Eugene F. Verga, local contractor, was awarded the contract for the rental of a gasoline powered crane with pontoons, all equipment and with operators at a charge of $7 an hour for 300 working hours.

Other bidders were Emil E. Estoclas, of Philadelphia, whose bid was $7.60 an hour, and W. H. Todd, of Camden, with a bid of $8 an hour.

Bids were received for the purchase of two reconditioned caterpillar cranes with equipment.
J. Jacob Shannon, of Philadelphia, submitted bids of $2950 each. The Service Supply Company bid $3550 and $3600 on the two cranes.

The Locomotive Crane Company, of Philadelphia, offered a bid of $5491 and Estoclas gave a price of $2850.

Payment of $2800 to the Eastern Engineering Company tor two reconditioned cranes was approved. Payment of $9685 to Verga for a steam pile driving machine also was authorized.


Camden Courier-Post - February 15, 1938

 Dan McConnell's Scrapbook

HALLOWED with memories the Catholic Lyceum is no longer the center of entertainment except for an occasional high school play.

Many years have passed since the famous Catholic Lyceum Dramatic Company delighted sell-out audiences with presentations of famous stage plays and operettas.

Far famed was the original Lyceum company with its cast of talented amateur Thespians. Many splendid and well-acted plays were enacted on the Lyceum stage.

The recent passing of John Curtis, for many years electrician and stage manger at the Lyceum, recalled memories of the less exciting days of the 1900s.

Several members of the original company are mature men and women with families today. Others took their last curtain call with the passing of the years.

No more exciting opening nights and preparations for a drama, a comedy or a musical comedy. The old Lyceum is so strangely dark and no longer do the hundreds of persons ascend its old brownstone steps.

Martin J. O'Brien who was a veteran undertaker, has passed on. "Marty" when a young  man was a talented actor, who probably would have achieved fame had he chosen the profession of acting. He was a born comedian.

Another was John J. McFeeley, of reverent memory. There were others such as Ed Rourke, Edward B. Hilland, Peter J. Boyle, Miss Mary Bourquin, Tom Cahill, Dan Holland, Elizabeth Curtis, the Mises Marie and Margaret Frazier, Agnes McLaughlin, and Lulu Tate.

Stage lights of the old Lyceum are blacked out, but memories will always live.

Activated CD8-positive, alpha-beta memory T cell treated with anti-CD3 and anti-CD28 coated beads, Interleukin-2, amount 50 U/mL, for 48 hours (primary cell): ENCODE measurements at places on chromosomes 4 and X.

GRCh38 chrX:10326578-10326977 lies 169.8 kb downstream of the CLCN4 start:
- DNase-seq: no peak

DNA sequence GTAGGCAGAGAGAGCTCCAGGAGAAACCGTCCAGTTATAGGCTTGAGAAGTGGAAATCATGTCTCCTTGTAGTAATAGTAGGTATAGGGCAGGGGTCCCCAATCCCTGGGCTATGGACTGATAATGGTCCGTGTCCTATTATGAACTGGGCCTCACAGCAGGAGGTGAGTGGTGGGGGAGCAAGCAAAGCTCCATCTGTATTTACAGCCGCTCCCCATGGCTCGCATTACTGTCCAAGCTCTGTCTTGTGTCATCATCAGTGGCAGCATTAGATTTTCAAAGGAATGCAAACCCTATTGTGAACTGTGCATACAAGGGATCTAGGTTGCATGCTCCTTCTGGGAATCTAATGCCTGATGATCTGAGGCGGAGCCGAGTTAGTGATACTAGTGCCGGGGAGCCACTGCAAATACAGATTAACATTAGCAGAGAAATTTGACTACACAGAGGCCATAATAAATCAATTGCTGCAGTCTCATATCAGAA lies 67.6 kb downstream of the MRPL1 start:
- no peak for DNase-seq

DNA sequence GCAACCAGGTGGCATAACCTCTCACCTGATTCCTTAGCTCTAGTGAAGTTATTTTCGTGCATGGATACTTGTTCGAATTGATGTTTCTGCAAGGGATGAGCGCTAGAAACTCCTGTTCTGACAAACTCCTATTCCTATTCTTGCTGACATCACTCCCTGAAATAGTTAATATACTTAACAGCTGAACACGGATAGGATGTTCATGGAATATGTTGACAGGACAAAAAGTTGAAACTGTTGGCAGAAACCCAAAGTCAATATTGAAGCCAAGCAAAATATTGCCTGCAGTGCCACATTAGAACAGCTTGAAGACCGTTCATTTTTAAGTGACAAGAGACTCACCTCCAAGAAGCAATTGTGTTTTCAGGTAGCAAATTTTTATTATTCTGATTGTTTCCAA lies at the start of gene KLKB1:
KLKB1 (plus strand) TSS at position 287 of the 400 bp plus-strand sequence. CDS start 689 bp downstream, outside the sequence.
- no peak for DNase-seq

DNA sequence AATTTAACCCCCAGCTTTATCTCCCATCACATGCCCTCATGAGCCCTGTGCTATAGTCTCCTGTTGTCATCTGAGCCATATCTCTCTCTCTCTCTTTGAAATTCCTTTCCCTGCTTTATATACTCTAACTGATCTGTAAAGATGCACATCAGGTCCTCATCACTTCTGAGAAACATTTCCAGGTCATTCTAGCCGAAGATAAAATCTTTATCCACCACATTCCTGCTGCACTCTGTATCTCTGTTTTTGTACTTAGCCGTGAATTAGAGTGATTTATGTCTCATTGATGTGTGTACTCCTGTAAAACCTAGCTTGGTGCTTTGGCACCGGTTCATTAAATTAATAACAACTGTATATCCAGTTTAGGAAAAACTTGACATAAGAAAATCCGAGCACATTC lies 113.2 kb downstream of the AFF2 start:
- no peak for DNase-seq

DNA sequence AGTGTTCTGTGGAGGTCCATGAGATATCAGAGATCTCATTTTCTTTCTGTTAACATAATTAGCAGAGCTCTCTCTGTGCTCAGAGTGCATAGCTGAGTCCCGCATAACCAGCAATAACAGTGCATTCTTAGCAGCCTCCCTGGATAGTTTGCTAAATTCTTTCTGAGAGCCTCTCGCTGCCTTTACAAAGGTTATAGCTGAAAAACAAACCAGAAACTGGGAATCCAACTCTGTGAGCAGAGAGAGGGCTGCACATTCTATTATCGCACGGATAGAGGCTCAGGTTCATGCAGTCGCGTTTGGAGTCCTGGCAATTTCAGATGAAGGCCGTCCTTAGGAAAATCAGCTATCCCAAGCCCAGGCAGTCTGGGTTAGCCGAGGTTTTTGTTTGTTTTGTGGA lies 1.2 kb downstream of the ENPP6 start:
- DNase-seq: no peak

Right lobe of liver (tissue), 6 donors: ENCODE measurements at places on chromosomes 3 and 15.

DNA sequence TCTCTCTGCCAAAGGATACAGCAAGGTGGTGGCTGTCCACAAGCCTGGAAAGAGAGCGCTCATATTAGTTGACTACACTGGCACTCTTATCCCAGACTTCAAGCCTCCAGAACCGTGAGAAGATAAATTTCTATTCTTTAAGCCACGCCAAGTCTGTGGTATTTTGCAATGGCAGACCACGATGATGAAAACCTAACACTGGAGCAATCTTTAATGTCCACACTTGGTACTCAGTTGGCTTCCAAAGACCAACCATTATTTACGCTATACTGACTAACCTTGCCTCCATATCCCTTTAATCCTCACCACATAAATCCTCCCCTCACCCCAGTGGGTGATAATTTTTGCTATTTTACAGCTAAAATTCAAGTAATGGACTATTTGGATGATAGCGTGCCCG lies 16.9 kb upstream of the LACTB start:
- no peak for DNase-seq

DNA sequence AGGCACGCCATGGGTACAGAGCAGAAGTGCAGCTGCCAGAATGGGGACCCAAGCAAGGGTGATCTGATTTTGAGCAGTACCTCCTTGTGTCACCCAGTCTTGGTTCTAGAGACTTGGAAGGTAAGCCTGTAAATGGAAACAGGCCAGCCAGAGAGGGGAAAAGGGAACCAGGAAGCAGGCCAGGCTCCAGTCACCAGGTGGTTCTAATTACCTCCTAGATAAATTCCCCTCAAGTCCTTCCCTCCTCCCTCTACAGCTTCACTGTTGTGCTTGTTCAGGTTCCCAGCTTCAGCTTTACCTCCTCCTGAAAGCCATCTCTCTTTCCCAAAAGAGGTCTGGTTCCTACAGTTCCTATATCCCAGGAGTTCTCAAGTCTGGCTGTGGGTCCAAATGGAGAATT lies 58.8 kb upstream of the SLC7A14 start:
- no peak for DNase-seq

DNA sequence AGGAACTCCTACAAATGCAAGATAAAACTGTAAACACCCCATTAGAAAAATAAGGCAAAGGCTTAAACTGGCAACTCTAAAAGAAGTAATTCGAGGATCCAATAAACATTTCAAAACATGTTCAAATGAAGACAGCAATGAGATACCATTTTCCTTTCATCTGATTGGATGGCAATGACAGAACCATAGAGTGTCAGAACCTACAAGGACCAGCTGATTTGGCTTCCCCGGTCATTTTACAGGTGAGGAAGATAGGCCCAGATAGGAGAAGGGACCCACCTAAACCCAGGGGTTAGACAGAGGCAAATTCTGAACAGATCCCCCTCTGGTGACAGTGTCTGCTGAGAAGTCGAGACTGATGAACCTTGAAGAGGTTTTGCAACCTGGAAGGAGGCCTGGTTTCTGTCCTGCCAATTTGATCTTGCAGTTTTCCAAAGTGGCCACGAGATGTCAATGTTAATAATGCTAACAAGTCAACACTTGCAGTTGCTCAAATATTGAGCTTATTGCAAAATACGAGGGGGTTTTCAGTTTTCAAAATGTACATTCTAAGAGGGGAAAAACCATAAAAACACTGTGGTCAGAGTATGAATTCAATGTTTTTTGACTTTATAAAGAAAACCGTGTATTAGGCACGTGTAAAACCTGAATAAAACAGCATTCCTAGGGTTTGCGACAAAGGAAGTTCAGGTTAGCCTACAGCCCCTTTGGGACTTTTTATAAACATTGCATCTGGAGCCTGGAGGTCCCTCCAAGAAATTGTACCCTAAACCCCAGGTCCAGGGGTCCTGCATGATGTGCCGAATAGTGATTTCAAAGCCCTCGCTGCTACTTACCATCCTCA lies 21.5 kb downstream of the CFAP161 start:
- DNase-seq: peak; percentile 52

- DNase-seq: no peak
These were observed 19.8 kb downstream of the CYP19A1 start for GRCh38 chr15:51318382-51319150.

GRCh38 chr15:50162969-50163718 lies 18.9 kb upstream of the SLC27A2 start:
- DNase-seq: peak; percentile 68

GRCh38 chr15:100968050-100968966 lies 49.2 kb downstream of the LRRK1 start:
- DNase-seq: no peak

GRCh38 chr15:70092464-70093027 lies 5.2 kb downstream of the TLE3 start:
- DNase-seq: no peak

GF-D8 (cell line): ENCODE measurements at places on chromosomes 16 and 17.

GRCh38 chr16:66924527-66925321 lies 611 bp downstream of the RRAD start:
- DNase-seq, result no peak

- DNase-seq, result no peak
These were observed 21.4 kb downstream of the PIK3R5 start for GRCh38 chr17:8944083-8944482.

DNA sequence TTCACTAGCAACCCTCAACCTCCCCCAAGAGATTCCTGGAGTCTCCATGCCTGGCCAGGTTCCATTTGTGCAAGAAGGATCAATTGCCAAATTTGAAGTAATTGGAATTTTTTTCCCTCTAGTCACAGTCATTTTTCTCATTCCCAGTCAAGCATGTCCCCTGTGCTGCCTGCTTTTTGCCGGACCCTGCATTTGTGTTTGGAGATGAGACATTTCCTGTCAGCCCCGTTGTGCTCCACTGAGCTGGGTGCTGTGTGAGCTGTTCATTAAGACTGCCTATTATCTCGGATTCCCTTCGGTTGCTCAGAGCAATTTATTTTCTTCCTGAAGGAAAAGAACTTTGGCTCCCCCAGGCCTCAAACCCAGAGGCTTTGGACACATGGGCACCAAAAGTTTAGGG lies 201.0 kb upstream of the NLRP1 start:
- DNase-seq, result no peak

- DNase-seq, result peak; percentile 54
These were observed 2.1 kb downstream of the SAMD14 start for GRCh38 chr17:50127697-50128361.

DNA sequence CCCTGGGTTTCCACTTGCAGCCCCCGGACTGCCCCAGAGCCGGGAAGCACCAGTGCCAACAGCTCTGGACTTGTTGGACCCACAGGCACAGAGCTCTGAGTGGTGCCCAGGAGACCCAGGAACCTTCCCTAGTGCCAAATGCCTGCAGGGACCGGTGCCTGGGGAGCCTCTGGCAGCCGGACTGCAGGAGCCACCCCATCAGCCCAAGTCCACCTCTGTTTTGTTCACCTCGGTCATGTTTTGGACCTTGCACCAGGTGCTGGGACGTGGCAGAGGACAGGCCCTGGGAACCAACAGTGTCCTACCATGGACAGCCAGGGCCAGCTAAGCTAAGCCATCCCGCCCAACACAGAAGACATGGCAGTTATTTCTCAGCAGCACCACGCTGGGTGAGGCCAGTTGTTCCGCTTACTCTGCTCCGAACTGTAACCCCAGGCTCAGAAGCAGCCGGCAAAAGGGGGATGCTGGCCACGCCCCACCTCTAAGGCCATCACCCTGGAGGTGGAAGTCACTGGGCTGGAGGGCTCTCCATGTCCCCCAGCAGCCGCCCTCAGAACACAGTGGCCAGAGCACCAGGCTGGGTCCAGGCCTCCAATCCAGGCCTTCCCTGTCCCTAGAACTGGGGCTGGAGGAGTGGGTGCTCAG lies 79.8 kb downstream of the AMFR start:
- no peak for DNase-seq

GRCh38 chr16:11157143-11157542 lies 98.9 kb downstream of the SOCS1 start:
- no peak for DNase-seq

A CHIP OFF THE OLD BLOCK 

The axiom of like father, like son is particularly apt in the life of F. Lee Smith, new Democratic leader of Delaware Township.

His is a political heritage handed down by his late father the beloved John S. Smith, former Camden County detective and first boxing inspector, who later was a freeholder in Atlantic County when he operated the once-famous Malatesta Hotel.

Until his death the elder Smith was affectionately known as “Rye Beach” Smith.

For many years, when this writer was the skipper of a 16-foot sailing skiff that skimmed over the then non-polluted waters of the placid Delaware River, the elder Smith operated a tavern in a section nicknamed “Rye Beach”.

The beverage bistro was the meeting place of all North Camden fight and baseball fans and the walls were adorned with greats of the prize ring and baseball diamonds of those pristine days. The place afterwards was a gospel mission.

Later John Smith opened a more ornate drinkery at Fourth and Federal Streets. The sports celebrities and the faithful gathered there. It was a meeting place for veteran newspapermen, who quaffed amber brew from long stems.

In those days officials in positions to enforce the law had no qualms about petty gambling.  A popular game at Smith's tavern was played with an electric fan, the blades of which were numbered. The older newspaper boys passed the time away playing for the cost of the drinks.

Carry on, F. Lee Smith.

PONY BOY

Our genial and erudite friend, Mike Mok, of the New York Post, wrote a neat  feature about the author of the prevailing song panic- "Bei Mir Bist du Schoen.”

That reminded us of a one-time youthful vaudeville favorite and tune producer, one Bobby Heath, who kicked away a fortune because necessity could not wait for opportunity.

It was not so many years ago when Heath peddled his “Pony Boy” for a pittance. That musical tome swept the nation for a long time. It is often heard on the ether waves.

SONGSMITH

The song was titled “Swinging in the Old Swing by the Garden Gate.” Its author was 12 years old. That is the ambitious songwriter penned the lyrics.

With mingled emotions he waited for the mailman who eventually brought the gladsome tidings. The song all set to music and the name of the young writer embellished on the front cover. Words and music by-

That experience cost this writer $15, the huge sum being raised by cobbling shoes and running errands.

The 50 copies of our “swing” song constituted the entire press run. Today we would say our first song flop was just one of those things.

ON THE RECORD

Mall Box: A long-awaited note from a loyal friend of radio broadcasting days,,,,,Evelyn Silver…. Hoping, Mrs. S. the sun will soon shine through those now dark clouds. Mrs. Carl A. Schafer: Heartfelt thanks for one of the grandest letters a newspaperman could ever hope to receive…Your Dad, Oscar A. Eastlack, was a friend through all the bright and dark years. Mr. and Mrs. Frank J. Hartmann Jr.: On your fifteenth wedding anniversary…This humble scrivener offers greetings …. Frank took unto himself a lovely valentine on St. Valentine's Day…. 15 years ago. Dr. Oscar N. Hinski: Nice to know you remember one of your old boys of the Hinski drugstore. 

YE OLD CAMDEN

Philadelphia's claim to pepper pot fame is authentic. The late Catharine Harris was known as the "Pepper Pot Woman”. She alone had the formula that gave the vintage soup such a delectable flavor.